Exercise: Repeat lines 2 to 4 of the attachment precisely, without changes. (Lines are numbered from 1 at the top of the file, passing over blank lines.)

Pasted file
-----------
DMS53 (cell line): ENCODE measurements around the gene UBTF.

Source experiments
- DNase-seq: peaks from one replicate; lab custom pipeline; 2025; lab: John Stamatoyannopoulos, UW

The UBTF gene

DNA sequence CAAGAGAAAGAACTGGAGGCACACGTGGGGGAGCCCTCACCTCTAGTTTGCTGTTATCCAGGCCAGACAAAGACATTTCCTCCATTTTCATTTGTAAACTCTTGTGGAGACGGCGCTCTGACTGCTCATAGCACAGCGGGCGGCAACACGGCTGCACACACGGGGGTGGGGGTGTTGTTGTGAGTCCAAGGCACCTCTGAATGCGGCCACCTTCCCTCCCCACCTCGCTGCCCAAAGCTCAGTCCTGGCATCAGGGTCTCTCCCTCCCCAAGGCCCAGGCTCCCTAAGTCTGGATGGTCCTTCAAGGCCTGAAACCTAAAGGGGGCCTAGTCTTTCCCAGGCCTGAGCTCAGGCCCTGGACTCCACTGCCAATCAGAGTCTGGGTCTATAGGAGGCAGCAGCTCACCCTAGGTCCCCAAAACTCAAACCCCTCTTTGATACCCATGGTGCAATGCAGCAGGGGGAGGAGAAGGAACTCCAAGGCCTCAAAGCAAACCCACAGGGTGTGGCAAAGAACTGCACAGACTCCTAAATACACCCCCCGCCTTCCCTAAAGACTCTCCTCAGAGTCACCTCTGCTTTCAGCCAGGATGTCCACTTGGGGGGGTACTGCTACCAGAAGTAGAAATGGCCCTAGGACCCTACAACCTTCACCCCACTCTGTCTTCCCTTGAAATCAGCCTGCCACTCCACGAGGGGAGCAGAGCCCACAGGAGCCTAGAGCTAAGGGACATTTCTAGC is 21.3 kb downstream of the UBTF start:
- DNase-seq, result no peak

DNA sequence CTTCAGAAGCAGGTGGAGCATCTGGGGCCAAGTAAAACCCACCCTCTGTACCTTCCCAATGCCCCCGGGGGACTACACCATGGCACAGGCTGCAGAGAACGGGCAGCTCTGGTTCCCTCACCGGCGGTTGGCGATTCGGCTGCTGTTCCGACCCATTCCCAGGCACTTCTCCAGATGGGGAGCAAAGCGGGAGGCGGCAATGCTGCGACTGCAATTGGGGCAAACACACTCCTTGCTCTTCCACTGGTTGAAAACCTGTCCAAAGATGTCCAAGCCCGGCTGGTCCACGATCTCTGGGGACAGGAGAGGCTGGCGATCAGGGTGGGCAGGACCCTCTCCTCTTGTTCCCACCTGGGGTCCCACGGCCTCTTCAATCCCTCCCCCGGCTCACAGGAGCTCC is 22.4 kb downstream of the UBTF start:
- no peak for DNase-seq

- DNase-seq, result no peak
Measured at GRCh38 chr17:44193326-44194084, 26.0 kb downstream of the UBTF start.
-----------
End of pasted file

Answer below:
Source experiments
- DNase-seq: peaks from one replicate; lab custom pipeline; 2025; lab: John Stamatoyannopoulos, UW

The UBTF gene